People who have been arrested—particularly those who haven’t bailed out of jail or been released on their own recognizance—want to know when they’ll get in front of a judge. They want to know the charges they face, whether they can get out of custody, and whatever else about the criminal process they can glean from that first court appearance.
Many states refer to the first appearance as “arraignment,” while others use terms like “initial appearance.” No matter how they describe it, they all prohibit law enforcement agencies from confining suspects indefinitely, without judicial oversight.
The time within which the initial appearance must take place varies from jurisdiction to jurisdiction—and isn’t always clear. Some state laws specify the timeframe, while others nebulously ban “unnecessary delay” after arrest.
What Happens at “Arraignment”
In both state and federal court, the initial court appearance is typically the point at which the court advises the defendant of the charges and certain constitutional rights, including the right to counsel. The court may also:
- inquire whether the defendant plans to hire an attorney or (if eligible) use the public defender
- take the defendant’s plea (if the court doesn’t defer the entry of plea until a later date, a defendant who doesn't have an attorney present, who hasn't been fully informed of the ramifications of conviction, and who hasn't received any discovery and sentencing assurances from the court or prosecution will typically plead “not guilty” at this point—the plea is subject to later change)
- determine whether to set bail and in what amount, including whether to release the defendant on “OR”
- establish conditions for the defendant’s release pending resolution of the case (such as travel restrictions or a ban on contact with the alleged victim), or
- set dates for further proceedings (such as a date for the parties to report back on plea negotiations or for a preliminary hearing).
Some states combine “probable cause determinations” with the initial court appearance. That’s because, for law enforcement to keep a suspect in custody pursuant to a warrantless arrest, the Fourth Amendment requires a judicial determination of probable cause. (Most arrests are warrantless.) If the court doesn’t find probable cause to believe the defendant committed the crime—a rare occurrence—then it must order the defendant’s release. (County of Riverside v. McLaughlin, 500 U.S. 44 (1991).)
If the government (a county, for example) combines probable cause determinations with initial appearances, it must hold them “as soon as is reasonably feasible, but in no event later than 48 hours after arrest.” (Weekends are included within the 48-hour calculation.) Even a less-than-48-hour delay may be unreasonable—for instance, if officers orchestrated it in order to allow time for the defendant to confess. If authorities miss the 48-hour window, the government has the burden of proving that an emergency caused the delay. (Id.)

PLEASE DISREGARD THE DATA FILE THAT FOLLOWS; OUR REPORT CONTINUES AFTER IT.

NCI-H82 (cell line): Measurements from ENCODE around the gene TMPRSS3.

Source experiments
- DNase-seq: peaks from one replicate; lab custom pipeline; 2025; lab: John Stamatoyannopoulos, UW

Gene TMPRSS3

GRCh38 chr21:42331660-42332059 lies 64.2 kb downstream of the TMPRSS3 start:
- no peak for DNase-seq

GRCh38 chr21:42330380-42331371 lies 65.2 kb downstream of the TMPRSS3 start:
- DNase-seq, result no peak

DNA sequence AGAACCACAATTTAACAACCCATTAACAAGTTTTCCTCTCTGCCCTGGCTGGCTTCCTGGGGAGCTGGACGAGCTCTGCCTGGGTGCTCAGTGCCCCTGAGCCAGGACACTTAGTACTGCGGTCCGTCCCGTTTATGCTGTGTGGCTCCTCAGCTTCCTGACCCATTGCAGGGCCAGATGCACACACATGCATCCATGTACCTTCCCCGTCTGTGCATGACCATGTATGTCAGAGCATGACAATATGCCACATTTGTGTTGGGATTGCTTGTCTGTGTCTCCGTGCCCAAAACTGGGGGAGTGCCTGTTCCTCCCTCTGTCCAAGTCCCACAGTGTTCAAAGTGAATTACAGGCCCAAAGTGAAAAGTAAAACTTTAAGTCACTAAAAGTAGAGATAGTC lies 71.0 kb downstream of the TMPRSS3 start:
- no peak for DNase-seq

In Washington D.C., for example, a suspect arrested without a warrant has the right to an immediate determination of probable cause. By the end of the day after the initial appearance, the prosecution must file a sworn statement describing the basis for the arrest (it usually does so immediately). The court must then “promptly” determine whether there is probable cause to believe that the defendant committed the crime in question; the judge need not hold a hearing for this determination. (D.C. Super. Ct. R. Crim. P. 5(c).)
In practice, government agents have a bit of slack—as long as they make a conscientious effort to get a suspect in front of a judge quickly, they’re probably in the clear. And even an illegal delay in bringing a defendant to court probably won’t invalidate a subsequent conviction unless the delay somehow contributed to it. (Morse v. U.S., 256 F.2d 280 (5th Cir. 1958), United States v. Chavez, 705 F.3d 381 (8th Cir. 2013).)
In a 2009 federal case, for example, FBI agents arrested the defendant for bank robbery pursuant to an arrest warrant early on a Friday morning. (United States v. Harrold, 679 F.Supp.2d 1336 (N.D. Ga. 2009).) The agents began trying to locate a magistrate shortly after the arrest, but couldn’t find one who was free before Monday, which is when they ended up taking the defendant to court. In the meanwhile, the officers interviewed the defendant—during that interview, which was more than 12 hours after the arrest, he gave self-incriminating statements.
The defendant asked the court to suppress his statements because he made them before officers had brought him to a judge. Federal law allows for the suppression of any statements made by a defendant before an initial court appearance if there was unnecessary delay in getting him or her before a judicial officer. (Statements by the suspect within six hours of arrest are presumptively admissible.) But, because the court considered the delay between the defendant’s arrest and first appearance reasonable, it refused to suppress the defendant’s statements. (Id.)
Consult a Lawyer
If you believe law enforcement took too long to bring you to court, consult an experienced criminal defense attorney. That lawyer can advise you of the applicable law in your jurisdiction. Further, your attorney can guide you through the criminal process while protecting your rights.